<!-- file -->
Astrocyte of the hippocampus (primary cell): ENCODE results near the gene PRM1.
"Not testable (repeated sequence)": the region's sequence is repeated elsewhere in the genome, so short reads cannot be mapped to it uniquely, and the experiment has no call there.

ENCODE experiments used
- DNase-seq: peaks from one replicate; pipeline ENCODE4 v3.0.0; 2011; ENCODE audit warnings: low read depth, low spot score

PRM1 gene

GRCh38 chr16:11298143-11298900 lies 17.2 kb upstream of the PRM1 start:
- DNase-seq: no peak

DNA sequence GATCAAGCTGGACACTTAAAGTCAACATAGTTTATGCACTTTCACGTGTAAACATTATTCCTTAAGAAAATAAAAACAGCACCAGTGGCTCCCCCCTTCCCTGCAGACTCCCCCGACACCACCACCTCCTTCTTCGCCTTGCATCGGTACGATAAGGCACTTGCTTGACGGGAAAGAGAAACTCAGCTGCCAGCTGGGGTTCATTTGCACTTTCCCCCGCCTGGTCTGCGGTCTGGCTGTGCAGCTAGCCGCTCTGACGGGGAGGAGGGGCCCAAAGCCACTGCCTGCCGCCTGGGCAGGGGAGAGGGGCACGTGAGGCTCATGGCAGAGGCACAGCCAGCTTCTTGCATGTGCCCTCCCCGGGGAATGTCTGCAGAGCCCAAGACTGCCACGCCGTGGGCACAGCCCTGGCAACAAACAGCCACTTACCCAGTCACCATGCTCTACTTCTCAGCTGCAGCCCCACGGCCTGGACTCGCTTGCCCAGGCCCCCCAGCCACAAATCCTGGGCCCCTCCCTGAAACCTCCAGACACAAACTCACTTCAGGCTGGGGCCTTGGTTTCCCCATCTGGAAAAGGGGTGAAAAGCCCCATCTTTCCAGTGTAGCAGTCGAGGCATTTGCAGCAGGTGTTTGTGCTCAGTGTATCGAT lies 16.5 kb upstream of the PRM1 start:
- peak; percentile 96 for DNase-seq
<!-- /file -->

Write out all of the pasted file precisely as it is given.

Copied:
Astrocyte of the hippocampus (primary cell): ENCODE results near the gene PRM1.
"Not testable (repeated sequence)": the region's sequence is repeated elsewhere in the genome, so short reads cannot be mapped to it uniquely, and the experiment has no call there.

ENCODE experiments used
- DNase-seq: peaks from one replicate; pipeline ENCODE4 v3.0.0; 2011; ENCODE audit warnings: low read depth, low spot score

PRM1 gene

GRCh38 chr16:11298143-11298900 lies 17.2 kb upstream of the PRM1 start:
- DNase-seq: no peak

DNA sequence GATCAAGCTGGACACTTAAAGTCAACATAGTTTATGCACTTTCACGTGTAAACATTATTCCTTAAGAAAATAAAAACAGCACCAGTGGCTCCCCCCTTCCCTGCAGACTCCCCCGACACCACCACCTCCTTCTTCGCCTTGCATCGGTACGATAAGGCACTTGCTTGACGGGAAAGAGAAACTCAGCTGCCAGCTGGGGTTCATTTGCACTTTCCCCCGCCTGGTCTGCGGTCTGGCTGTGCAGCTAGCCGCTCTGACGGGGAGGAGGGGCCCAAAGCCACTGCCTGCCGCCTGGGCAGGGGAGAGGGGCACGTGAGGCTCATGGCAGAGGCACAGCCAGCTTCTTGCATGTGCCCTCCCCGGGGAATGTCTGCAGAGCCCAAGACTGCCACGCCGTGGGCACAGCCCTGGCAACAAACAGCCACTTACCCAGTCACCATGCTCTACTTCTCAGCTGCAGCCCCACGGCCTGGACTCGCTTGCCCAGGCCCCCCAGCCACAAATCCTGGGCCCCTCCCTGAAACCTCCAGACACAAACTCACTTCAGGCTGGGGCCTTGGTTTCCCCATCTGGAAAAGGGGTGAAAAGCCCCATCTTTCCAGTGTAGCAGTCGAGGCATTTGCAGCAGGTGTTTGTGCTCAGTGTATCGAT lies 16.5 kb upstream of the PRM1 start:
- peak; percentile 96 for DNase-seq